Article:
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Fire Burns: Treatment And Prevention Tips

May 3-9 is Arson Awareness Week 2020, which focuses on the crucial role that firefighters play in the community to protect the public in emergency situations.

Fire accidents can occur anywhere unexpectedly including homes, factories and health-care facilities. In the United States, annually, 2 million fire accidents are reported [1]. According to the India Risk Survey 2017 report, in India, the risk of fire accidents has been ranked fifth followed by crime, accidents and threats to women safety [2].

Exposure to fire can cause fire burns that can damage the skin tissues and cause permanent scarring of the skin. Fire burns can be a minor medical emergency or life-threatening.

So, it is important to treat the burns and take the necessary precautions to help prevent them.


Immediate First Aid Treatment For Fire Burns

• Remove hot or burned clothing from the person's body. If the clothing sticks to the skin, cut or tear around it.

• Immediately run cool water over the burn for sometime till the area is cooled. It will help relieve the pain after the injury. Avoid applying ice on a burn as it may delay healing and may make it worse.

• Cover the burn with a sterile, non-adhesive bandage or clean cloth.

• Avoid applying butter, oil, lotions or creams on a burn.


When To Seek Medical Help

• If you notice increased pain, swelling, redness, oozing or fever.

• A blister has developed which is larger than two inches or oozes.

• Redness and pain lasting more than two hours.

• The hands, feet, face or genitals are burned.


Tips To Prevent Fire Burns

• Avoid leaving food cooking on the stove unattended.

• Do not place or spray aerosols near an open flame.

• Don't carry your child while cooking near the stove.

• Keep electrical appliances away from water.

• Don't cook while wearing loose-fitting clothes that could catch fire from the stove.

• Unplug irons and similar electrical appliances when not in use.

• Cover unused electrical outlets with safety caps.

• When using chemicals, wear protective clothing and eyewear.

• Put smoke alarms in your room.

• Keep a fire extinguisher.

• Have a professional electrician check the wiring of your house at least once every five years.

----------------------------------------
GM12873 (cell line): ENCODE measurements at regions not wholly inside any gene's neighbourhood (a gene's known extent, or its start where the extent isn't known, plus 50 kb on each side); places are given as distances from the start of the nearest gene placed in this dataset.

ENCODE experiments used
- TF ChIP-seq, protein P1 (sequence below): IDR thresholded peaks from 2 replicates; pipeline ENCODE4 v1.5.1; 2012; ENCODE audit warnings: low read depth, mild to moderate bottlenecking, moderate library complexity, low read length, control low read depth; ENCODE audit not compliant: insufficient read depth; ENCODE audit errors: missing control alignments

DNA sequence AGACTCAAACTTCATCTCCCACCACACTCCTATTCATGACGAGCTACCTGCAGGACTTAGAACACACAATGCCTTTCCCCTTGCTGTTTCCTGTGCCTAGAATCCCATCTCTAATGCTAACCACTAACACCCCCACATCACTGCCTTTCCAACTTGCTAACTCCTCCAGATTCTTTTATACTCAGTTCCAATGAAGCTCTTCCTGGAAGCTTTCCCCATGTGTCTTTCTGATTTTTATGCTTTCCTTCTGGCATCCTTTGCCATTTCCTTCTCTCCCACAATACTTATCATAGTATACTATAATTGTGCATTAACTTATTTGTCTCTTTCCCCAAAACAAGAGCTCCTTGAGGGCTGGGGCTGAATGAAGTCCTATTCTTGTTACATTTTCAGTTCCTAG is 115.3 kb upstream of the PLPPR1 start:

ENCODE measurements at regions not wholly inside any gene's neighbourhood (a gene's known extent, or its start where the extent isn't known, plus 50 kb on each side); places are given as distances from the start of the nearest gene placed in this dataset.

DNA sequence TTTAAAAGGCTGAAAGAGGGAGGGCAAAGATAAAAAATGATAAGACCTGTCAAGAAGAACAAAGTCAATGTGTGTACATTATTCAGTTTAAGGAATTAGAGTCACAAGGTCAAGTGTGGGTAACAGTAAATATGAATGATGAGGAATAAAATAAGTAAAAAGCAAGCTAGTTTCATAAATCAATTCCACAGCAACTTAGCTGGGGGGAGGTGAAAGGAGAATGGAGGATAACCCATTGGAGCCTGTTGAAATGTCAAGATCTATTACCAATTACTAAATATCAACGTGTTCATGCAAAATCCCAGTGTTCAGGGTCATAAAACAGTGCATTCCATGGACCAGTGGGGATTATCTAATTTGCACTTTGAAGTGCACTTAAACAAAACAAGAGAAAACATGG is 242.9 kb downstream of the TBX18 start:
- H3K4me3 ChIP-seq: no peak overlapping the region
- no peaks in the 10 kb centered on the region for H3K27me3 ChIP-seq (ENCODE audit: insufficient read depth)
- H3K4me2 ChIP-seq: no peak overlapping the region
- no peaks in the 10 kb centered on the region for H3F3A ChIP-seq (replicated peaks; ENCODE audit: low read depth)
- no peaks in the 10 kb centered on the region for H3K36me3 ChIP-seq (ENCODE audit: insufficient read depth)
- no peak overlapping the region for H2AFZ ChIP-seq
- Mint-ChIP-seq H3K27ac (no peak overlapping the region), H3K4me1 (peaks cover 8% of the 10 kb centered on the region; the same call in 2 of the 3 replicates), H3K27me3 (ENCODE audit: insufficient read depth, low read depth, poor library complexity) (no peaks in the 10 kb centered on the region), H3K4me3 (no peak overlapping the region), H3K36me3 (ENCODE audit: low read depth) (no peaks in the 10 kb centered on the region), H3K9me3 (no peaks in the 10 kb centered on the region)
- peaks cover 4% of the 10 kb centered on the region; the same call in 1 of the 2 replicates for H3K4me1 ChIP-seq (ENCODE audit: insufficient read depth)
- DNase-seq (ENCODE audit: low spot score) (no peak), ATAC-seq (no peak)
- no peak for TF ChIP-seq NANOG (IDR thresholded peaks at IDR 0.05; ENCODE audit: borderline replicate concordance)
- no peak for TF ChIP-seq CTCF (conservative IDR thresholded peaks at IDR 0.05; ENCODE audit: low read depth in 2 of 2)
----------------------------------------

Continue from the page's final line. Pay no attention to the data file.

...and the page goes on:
• Don't leave candles unattended.

• Don't smoke on the bed.

• Check your car before getting into it.

• Use containers which are safe for microwave use.

• Keep matches and lighters away from areas that could ignite a fire.

• Do not use hairdryers or other electrical appliances near the sink or a full tub.

• Don't leave heaters unattended.

• Keep flammable materials like wood or newspaper away from stoves and fireplaces.

• Don't store anything near a water heater or furnace.

• Store gasoline outside in a detached shed or garage in small amounts in a sealed container.

• Never use gasoline to start a fire.

• Never use elevator when there is a fire in your building.

• Don't keep cracked electrical cords in your home.

• Never connect more than two electrical cords.

• If smoke arises from an appliance, unplug immediately and have it serviced.


Common FAQs

1. Should you cover a burn or let it breathe?

A. You can cover the burn or blisters with a clean, dry, loose bandage. Ensure that the bandage doesn't touch the burn.

2. Is Vaseline good for burns?

A. Wash the burn under cool running water and apply thick petroleum jelly over it and cover it with a loose bandage.

3. How long till a burn stops hurting?

A. Partial-thickness burns takes ten days to two weeks to heal and large burns may take three to four weeks to heal.

Story first published: Friday, May 8, 2020, 12:14 [IST]
Read more about: fire burns treatment prevention tips
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